Be tough when you need to, but make sure that you also reward good "behavior". There is nothing worse in the eyes of a production employee to get reamed for stuff, but never hear an "Atta Boy" when you change your attitude to improve profitability/effeciency.

Of course, what you can actually do might depend on how your business is run, union or nonunion, etc.
 
B

Bill Ryan - 2007

#5
Thanks gang!!

I didn't mean to imply that our dept. was going to write the procedure and ramrod it through to the production people. We will, probably, write the Draft as we'd like to see it and then invite the production supers and operators to revise and come up with the final version.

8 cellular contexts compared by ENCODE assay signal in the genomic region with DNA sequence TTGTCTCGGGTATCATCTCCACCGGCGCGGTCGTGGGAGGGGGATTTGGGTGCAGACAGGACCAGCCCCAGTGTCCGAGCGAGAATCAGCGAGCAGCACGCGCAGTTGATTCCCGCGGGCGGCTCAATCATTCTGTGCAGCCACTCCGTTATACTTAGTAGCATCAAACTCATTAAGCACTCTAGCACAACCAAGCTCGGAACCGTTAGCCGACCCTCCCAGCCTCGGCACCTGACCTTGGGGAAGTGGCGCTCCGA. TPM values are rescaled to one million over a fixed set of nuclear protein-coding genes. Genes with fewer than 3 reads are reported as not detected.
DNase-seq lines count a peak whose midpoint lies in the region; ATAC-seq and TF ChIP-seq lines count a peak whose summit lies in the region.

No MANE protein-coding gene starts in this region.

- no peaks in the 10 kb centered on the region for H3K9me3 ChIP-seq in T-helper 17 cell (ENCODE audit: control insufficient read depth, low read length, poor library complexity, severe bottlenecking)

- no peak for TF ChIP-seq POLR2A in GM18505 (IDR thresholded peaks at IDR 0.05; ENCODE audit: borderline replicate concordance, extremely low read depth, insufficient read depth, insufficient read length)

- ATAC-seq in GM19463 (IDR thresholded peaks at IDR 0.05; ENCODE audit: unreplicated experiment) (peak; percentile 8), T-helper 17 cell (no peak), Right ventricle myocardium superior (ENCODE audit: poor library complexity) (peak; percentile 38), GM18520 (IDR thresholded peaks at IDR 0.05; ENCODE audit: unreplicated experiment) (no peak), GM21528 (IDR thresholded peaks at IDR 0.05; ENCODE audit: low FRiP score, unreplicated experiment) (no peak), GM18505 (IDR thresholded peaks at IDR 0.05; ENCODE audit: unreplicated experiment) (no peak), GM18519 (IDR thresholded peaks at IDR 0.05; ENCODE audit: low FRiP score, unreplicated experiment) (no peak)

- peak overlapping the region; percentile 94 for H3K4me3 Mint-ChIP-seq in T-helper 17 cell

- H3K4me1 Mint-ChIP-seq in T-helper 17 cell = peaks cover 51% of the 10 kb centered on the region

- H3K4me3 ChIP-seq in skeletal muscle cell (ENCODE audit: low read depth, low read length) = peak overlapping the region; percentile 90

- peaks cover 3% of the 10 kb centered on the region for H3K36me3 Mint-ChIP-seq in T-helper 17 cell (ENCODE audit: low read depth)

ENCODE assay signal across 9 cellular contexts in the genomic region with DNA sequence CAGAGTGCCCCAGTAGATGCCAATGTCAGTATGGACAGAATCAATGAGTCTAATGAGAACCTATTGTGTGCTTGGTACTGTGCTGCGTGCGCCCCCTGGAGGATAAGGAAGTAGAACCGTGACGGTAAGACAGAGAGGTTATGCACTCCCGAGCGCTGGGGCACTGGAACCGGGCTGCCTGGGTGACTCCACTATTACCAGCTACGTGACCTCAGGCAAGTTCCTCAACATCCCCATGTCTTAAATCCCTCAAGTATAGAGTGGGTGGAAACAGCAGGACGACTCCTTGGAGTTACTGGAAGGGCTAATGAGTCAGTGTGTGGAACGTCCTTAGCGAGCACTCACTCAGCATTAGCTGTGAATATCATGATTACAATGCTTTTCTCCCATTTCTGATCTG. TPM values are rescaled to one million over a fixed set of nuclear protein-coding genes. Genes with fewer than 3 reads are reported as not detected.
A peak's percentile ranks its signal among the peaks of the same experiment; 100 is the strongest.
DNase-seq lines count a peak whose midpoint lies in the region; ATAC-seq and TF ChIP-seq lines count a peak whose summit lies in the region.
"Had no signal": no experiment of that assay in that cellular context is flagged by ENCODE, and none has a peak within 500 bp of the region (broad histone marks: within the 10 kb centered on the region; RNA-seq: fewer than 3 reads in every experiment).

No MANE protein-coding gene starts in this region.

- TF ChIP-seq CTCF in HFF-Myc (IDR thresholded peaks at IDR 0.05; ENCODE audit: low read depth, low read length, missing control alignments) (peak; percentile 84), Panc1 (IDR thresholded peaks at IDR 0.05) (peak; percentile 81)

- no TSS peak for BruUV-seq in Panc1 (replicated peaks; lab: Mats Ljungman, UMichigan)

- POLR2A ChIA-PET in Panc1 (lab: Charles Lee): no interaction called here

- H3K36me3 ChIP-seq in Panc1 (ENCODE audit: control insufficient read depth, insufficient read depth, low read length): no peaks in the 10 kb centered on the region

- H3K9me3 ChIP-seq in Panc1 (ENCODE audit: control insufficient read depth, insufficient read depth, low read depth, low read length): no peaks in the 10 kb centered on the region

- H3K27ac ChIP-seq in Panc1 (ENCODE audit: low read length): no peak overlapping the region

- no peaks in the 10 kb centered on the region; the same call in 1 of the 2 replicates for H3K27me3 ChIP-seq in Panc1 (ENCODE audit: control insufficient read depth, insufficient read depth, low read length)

Mike - One of the problems on our floor is that we (QI) will sign off on something that will not affect the customer with regards to fit/function, yet want the issue corrected on the tooling. After an operator has that happen a few times, he begins to think he "knows" what our response will be and just bypasses the NCM ticket. Another thing you mentioned was their super might have told them "not to worry about it" - that has happened a lot in the past but I think we have impressed upon them that we need to be in the loop.

Dave - We are, actually, fairly good at identifying a nonconformance and even sorting that container (now that we have retrained our die cast operators that gages are not hammers and require a little care:bonk: ).